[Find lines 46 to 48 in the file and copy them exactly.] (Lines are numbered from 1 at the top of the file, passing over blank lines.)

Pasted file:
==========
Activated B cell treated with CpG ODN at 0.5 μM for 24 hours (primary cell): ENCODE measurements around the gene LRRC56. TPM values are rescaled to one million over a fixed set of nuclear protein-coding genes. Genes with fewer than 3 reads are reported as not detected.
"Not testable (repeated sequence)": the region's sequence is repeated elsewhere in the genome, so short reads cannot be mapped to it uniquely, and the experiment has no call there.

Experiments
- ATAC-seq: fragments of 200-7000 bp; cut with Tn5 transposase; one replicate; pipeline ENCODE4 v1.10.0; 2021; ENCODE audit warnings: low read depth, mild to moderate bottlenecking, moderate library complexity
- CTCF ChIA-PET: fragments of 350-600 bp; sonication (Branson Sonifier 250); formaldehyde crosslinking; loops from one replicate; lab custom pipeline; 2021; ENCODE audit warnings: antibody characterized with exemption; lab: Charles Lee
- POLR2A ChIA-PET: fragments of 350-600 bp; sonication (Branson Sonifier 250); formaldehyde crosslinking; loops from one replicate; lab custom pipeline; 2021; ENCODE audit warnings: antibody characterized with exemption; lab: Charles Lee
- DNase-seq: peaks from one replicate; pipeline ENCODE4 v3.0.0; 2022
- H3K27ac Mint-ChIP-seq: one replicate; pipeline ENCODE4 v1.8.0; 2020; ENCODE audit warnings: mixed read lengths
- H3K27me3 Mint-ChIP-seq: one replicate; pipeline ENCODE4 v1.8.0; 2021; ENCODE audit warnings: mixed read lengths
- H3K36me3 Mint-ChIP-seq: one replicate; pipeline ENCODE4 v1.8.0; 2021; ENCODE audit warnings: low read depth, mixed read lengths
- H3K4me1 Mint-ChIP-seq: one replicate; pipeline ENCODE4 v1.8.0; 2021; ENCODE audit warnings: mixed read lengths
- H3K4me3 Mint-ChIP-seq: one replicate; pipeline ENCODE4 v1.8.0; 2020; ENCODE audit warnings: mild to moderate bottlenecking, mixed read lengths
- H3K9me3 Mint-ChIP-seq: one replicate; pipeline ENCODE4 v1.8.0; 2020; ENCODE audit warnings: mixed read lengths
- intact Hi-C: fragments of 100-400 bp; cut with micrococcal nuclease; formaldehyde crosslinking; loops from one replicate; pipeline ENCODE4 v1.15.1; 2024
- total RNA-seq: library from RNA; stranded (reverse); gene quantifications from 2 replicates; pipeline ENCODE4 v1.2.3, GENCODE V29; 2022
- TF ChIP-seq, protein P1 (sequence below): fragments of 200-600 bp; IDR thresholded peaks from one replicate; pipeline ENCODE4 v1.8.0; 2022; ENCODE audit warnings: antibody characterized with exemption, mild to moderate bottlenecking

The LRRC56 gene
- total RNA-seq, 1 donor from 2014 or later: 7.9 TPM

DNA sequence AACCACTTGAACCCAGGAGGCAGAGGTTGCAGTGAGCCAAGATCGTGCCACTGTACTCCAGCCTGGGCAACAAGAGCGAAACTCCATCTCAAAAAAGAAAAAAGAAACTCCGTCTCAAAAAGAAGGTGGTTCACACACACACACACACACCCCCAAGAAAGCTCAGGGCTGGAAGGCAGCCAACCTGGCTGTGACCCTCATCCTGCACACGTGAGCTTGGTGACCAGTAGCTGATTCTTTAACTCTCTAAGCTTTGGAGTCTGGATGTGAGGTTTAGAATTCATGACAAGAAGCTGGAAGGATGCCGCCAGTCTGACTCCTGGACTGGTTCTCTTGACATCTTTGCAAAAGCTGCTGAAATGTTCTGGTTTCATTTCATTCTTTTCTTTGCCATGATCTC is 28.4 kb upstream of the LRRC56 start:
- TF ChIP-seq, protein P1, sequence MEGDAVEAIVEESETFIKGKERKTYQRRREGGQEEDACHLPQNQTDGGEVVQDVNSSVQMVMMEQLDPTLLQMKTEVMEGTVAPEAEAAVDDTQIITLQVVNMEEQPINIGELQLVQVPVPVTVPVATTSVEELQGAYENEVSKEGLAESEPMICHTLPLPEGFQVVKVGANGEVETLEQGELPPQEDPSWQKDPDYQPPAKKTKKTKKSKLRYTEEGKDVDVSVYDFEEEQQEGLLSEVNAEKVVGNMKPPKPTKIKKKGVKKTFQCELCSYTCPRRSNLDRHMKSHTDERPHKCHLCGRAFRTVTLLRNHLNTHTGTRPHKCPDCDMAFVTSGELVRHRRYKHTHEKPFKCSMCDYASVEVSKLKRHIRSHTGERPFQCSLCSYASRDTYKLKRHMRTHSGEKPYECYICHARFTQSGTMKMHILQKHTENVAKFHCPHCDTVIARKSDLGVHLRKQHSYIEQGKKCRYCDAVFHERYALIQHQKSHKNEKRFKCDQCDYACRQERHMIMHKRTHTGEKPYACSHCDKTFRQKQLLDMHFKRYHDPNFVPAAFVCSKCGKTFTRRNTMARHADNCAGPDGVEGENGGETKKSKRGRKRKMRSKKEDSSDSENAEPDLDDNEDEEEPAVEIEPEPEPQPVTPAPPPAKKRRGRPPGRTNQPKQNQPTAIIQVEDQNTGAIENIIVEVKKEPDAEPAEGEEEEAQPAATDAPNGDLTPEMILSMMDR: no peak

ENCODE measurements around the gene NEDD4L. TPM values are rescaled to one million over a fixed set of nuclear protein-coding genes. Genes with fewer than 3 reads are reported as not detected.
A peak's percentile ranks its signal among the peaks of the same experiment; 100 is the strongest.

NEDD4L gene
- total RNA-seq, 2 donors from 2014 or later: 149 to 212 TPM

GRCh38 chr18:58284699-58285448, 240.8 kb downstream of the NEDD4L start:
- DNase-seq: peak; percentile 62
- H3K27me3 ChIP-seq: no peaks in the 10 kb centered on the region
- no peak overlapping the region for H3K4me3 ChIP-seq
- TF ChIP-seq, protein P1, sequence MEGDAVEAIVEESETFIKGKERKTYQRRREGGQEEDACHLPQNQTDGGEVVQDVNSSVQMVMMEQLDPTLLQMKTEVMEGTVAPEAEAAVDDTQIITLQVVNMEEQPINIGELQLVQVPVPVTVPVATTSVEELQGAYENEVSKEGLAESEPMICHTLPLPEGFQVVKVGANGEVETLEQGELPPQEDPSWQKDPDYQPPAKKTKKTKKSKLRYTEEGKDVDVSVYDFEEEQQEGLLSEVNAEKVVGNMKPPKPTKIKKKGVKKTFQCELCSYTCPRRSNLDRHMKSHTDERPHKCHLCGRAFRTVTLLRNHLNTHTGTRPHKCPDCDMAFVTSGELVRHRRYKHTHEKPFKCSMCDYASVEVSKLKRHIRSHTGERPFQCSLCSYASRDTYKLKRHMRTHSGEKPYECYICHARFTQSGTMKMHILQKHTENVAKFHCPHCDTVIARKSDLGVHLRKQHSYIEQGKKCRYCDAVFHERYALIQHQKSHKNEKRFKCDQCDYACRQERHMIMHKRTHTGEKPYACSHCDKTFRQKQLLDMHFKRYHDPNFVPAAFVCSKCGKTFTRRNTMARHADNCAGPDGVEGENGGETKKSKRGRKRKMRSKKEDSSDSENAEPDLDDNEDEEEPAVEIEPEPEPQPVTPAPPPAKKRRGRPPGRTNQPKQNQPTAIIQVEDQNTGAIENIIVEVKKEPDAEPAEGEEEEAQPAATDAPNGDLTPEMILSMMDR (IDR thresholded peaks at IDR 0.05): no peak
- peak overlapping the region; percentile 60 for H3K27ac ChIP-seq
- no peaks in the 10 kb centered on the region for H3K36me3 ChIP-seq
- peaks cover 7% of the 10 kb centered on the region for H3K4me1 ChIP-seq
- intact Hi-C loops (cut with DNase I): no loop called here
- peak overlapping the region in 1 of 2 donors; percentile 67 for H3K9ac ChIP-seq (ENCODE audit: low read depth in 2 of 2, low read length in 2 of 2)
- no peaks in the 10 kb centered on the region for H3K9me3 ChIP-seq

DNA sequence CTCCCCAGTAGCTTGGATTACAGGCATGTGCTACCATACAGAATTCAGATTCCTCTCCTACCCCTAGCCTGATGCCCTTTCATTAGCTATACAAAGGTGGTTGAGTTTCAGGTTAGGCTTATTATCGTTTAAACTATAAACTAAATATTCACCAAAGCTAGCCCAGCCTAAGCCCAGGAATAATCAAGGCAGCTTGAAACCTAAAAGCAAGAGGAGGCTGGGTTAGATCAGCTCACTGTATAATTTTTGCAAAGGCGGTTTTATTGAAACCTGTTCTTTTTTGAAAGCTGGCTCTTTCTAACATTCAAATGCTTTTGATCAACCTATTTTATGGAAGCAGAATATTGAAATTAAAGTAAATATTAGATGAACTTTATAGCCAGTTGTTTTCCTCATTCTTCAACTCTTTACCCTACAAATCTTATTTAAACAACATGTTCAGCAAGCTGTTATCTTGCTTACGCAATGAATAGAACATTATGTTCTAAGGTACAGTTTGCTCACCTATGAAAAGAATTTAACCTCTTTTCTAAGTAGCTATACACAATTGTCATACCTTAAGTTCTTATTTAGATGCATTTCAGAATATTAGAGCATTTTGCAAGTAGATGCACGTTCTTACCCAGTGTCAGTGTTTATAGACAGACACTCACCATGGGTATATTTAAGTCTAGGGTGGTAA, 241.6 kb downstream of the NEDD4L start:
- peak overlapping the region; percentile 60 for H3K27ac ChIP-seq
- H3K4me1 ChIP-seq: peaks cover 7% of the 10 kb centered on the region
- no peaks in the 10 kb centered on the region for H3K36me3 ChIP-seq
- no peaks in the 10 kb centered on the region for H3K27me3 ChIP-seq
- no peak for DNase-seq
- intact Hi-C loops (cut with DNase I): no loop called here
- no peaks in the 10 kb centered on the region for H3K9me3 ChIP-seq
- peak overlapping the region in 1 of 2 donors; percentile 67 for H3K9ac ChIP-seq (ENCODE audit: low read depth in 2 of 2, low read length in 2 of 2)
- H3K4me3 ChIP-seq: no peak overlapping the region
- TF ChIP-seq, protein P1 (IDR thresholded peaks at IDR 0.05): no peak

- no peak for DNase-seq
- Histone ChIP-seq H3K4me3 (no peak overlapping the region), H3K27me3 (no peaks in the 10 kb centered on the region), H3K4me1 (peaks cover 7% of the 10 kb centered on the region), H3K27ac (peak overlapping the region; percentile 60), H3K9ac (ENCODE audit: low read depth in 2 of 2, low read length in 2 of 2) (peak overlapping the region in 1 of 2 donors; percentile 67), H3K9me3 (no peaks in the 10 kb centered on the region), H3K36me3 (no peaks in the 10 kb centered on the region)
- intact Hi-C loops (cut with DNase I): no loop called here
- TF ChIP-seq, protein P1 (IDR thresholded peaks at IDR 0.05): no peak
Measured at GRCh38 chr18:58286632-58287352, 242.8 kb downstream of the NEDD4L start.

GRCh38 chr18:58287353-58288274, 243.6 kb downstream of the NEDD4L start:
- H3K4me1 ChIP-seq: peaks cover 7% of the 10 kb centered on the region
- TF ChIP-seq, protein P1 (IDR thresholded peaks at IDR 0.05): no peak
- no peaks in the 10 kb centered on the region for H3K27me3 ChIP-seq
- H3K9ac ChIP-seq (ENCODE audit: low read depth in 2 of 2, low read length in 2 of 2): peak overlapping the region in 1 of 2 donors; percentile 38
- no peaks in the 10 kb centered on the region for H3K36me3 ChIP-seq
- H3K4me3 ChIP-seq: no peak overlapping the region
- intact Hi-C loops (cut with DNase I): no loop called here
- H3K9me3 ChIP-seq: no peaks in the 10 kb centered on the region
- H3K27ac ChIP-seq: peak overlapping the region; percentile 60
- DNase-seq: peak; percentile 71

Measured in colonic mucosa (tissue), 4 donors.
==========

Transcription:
- TF ChIP-seq, protein P1 (IDR thresholded peaks at IDR 0.05): no peak

- no peak for DNase-seq
- Histone ChIP-seq H3K4me3 (no peak overlapping the region), H3K27me3 (no peaks in the 10 kb centered on the region), H3K4me1 (peaks cover 7% of the 10 kb centered on the region), H3K27ac (peak overlapping the region; percentile 60), H3K9ac (ENCODE audit: low read depth in 2 of 2, low read length in 2 of 2) (peak overlapping the region in 1 of 2 donors; percentile 67), H3K9me3 (no peaks in the 10 kb centered on the region), H3K36me3 (no peaks in the 10 kb centered on the region)